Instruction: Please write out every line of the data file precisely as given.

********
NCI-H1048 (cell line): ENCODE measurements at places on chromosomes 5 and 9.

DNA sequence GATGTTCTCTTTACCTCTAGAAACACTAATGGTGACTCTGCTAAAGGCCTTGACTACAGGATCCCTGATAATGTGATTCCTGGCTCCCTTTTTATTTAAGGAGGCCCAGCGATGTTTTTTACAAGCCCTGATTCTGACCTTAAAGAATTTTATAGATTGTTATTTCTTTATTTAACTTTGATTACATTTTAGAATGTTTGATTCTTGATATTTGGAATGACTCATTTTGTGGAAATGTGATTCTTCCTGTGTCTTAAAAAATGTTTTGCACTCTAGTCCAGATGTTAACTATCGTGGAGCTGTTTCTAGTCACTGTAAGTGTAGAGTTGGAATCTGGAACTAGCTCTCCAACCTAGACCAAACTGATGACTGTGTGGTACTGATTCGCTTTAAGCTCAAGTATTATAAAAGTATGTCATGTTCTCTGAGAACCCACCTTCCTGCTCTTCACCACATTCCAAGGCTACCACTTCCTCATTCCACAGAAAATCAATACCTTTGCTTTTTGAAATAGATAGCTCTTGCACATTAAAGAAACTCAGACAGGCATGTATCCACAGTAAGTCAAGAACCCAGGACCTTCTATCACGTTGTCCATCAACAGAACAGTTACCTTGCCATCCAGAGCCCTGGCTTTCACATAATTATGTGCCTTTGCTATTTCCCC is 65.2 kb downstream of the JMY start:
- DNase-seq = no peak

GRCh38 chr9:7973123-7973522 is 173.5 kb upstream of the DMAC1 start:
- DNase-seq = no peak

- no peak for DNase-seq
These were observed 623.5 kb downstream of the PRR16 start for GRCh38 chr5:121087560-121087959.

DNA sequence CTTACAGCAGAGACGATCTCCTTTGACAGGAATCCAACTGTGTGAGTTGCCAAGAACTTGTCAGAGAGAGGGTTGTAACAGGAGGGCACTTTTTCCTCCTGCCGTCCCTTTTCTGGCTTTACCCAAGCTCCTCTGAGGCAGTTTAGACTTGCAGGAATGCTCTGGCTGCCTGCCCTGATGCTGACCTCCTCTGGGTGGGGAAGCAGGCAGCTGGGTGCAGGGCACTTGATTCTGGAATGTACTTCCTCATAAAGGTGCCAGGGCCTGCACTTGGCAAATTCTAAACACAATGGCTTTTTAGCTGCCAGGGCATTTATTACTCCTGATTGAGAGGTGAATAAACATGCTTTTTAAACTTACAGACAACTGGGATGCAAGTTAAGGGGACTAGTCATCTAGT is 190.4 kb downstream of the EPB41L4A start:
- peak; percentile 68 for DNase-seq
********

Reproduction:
NCI-H1048 (cell line): ENCODE measurements at places on chromosomes 5 and 9.

DNA sequence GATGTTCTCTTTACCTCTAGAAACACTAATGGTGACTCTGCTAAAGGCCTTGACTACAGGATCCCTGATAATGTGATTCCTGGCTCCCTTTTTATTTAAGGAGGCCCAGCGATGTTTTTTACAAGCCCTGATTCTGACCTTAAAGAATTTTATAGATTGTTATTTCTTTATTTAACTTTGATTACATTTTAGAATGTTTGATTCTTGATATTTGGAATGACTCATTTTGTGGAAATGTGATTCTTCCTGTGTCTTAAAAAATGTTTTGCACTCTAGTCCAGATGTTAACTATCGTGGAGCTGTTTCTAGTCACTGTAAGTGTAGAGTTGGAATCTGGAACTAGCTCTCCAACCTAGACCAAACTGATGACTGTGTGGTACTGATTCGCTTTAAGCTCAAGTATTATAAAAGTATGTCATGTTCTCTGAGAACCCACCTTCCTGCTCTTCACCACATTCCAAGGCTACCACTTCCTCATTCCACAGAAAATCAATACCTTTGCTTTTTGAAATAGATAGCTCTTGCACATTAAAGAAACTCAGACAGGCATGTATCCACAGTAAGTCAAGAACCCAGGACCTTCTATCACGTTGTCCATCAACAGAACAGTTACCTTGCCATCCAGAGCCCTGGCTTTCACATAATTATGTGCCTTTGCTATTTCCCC is 65.2 kb downstream of the JMY start:
- DNase-seq = no peak

GRCh38 chr9:7973123-7973522 is 173.5 kb upstream of the DMAC1 start:
- DNase-seq = no peak

- no peak for DNase-seq
These were observed 623.5 kb downstream of the PRR16 start for GRCh38 chr5:121087560-121087959.

DNA sequence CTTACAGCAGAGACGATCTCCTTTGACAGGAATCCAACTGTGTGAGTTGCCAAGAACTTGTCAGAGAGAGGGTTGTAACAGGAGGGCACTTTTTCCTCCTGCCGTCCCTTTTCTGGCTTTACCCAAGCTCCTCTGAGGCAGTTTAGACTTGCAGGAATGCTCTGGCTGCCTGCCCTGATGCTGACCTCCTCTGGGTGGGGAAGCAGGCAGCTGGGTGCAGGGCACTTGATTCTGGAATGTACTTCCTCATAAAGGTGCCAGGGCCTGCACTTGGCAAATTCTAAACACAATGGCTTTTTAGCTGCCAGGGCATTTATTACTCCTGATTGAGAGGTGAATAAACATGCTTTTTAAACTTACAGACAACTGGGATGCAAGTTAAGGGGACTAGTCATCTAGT is 190.4 kb downstream of the EPB41L4A start:
- peak; percentile 68 for DNase-seq